Recent publication on the applicability of next-generation sequencing technologies for environmental DNA research in Molecular Ecology’s special issue on Environmental DNA.
This review is written by Shadi Shokralla, Jennifer Spall, Joel Gibson and Mehrdad Hajibabaei of the Hajibabaei Lab at the University of Guelph.

Since 2005, advances in next-generation sequencing technologies have revolutionized biological science. The analysis of environmental DNA through the use of specific gene markers such as species-specific DNA barcodes has been a key application of next-generation sequencing technologies in ecological and environmental research. Access to parallel, massive amounts of sequencing data, as well as subsequent improvements in read length and throughput of different sequencing platforms, is leading to a better representation of sample diversity at a reasonable cost. New technologies are being developed rapidly and have the potential to dramatically accelerate ecological and environmental research. The fast pace of development and improvements in next-generation sequencing technologies can reflect on broader and more robust applications in environmental DNA research. Here, we review the advantages and limitations of current next-generation sequencing technologies in regard to their application for environmental DNA analysis.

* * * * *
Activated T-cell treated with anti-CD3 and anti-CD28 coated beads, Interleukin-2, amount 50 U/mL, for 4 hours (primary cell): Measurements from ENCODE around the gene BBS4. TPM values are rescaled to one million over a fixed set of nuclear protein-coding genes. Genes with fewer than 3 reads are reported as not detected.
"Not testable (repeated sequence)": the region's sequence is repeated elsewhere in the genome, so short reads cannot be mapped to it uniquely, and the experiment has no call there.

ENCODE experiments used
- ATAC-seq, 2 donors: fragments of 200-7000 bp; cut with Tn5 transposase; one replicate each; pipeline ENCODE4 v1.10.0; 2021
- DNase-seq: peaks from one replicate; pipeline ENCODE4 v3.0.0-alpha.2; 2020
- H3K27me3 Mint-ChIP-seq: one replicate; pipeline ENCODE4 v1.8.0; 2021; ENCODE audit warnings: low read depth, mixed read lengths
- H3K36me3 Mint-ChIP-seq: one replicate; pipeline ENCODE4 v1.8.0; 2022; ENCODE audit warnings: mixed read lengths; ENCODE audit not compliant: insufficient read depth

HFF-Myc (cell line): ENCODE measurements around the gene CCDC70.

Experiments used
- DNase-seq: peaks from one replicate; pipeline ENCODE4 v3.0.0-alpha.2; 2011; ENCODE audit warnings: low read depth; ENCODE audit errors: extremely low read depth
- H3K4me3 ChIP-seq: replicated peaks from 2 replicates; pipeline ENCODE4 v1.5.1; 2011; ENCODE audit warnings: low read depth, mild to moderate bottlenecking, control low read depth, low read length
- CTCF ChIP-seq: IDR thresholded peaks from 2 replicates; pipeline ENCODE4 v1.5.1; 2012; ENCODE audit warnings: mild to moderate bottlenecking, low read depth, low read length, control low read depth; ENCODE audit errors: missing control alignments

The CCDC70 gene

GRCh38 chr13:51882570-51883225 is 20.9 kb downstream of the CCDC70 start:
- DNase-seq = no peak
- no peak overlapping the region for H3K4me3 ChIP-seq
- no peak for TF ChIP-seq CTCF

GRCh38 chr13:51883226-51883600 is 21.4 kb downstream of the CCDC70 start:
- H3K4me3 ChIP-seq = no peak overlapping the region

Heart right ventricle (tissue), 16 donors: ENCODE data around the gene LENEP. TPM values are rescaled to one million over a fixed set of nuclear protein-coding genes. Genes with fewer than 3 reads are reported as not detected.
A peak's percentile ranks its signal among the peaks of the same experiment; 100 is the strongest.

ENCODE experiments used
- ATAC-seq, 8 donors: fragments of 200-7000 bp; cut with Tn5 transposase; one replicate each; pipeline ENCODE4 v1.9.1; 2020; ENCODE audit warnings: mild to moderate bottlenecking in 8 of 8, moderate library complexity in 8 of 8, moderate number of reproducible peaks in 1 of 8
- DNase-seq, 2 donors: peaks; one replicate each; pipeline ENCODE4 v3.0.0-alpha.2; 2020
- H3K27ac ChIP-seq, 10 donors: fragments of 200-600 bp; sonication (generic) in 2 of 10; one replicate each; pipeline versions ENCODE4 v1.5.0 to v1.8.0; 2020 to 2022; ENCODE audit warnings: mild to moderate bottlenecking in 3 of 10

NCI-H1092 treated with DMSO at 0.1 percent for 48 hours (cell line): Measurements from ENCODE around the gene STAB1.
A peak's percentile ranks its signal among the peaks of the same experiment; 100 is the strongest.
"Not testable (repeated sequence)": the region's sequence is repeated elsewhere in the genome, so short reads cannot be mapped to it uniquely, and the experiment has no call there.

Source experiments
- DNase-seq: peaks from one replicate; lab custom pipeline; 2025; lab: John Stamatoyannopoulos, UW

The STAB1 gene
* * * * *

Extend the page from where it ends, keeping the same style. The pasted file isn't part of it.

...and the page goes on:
Please find the full article here.

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